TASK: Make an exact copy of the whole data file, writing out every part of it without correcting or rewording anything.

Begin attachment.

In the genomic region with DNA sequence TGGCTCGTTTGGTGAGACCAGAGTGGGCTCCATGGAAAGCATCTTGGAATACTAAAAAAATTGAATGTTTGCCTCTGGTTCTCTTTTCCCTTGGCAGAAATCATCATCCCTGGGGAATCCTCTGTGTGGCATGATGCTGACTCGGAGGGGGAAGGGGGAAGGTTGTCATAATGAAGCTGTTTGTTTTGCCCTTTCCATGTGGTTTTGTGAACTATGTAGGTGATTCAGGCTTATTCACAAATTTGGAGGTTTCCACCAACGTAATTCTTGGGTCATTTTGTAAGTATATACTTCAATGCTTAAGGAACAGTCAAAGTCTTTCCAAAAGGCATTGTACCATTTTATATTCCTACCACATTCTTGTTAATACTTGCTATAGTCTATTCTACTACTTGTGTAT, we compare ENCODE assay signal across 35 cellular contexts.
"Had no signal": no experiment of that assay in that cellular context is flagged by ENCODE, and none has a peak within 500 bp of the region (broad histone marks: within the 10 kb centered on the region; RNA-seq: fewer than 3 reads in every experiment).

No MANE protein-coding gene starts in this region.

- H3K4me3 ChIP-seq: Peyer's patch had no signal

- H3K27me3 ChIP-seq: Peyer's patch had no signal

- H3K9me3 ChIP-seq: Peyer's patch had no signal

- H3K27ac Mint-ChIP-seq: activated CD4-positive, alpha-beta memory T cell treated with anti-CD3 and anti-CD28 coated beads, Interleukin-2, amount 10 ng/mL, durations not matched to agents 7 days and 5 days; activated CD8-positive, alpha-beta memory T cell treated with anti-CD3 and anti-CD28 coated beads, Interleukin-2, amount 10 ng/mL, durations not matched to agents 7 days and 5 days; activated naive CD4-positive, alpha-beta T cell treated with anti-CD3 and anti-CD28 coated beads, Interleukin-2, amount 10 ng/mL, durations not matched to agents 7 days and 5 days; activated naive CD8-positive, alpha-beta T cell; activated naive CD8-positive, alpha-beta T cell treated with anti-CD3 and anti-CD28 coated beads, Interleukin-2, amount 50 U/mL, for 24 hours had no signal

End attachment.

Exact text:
In the genomic region with DNA sequence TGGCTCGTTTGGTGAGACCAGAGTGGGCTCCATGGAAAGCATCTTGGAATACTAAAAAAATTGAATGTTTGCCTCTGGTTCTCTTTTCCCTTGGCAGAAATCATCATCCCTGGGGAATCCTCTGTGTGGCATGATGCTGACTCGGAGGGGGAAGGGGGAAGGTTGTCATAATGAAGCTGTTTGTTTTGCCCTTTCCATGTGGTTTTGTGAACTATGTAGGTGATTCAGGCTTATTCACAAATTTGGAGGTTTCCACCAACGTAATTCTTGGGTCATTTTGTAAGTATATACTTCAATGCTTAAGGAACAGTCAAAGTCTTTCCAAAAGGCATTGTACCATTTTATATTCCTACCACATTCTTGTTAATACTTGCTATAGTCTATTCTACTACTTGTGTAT, we compare ENCODE assay signal across 35 cellular contexts.
"Had no signal": no experiment of that assay in that cellular context is flagged by ENCODE, and none has a peak within 500 bp of the region (broad histone marks: within the 10 kb centered on the region; RNA-seq: fewer than 3 reads in every experiment).

No MANE protein-coding gene starts in this region.

- H3K4me3 ChIP-seq: Peyer's patch had no signal

- H3K27me3 ChIP-seq: Peyer's patch had no signal

- H3K9me3 ChIP-seq: Peyer's patch had no signal

- H3K27ac Mint-ChIP-seq: activated CD4-positive, alpha-beta memory T cell treated with anti-CD3 and anti-CD28 coated beads, Interleukin-2, amount 10 ng/mL, durations not matched to agents 7 days and 5 days; activated CD8-positive, alpha-beta memory T cell treated with anti-CD3 and anti-CD28 coated beads, Interleukin-2, amount 10 ng/mL, durations not matched to agents 7 days and 5 days; activated naive CD4-positive, alpha-beta T cell treated with anti-CD3 and anti-CD28 coated beads, Interleukin-2, amount 10 ng/mL, durations not matched to agents 7 days and 5 days; activated naive CD8-positive, alpha-beta T cell; activated naive CD8-positive, alpha-beta T cell treated with anti-CD3 and anti-CD28 coated beads, Interleukin-2, amount 50 U/mL, for 24 hours had no signal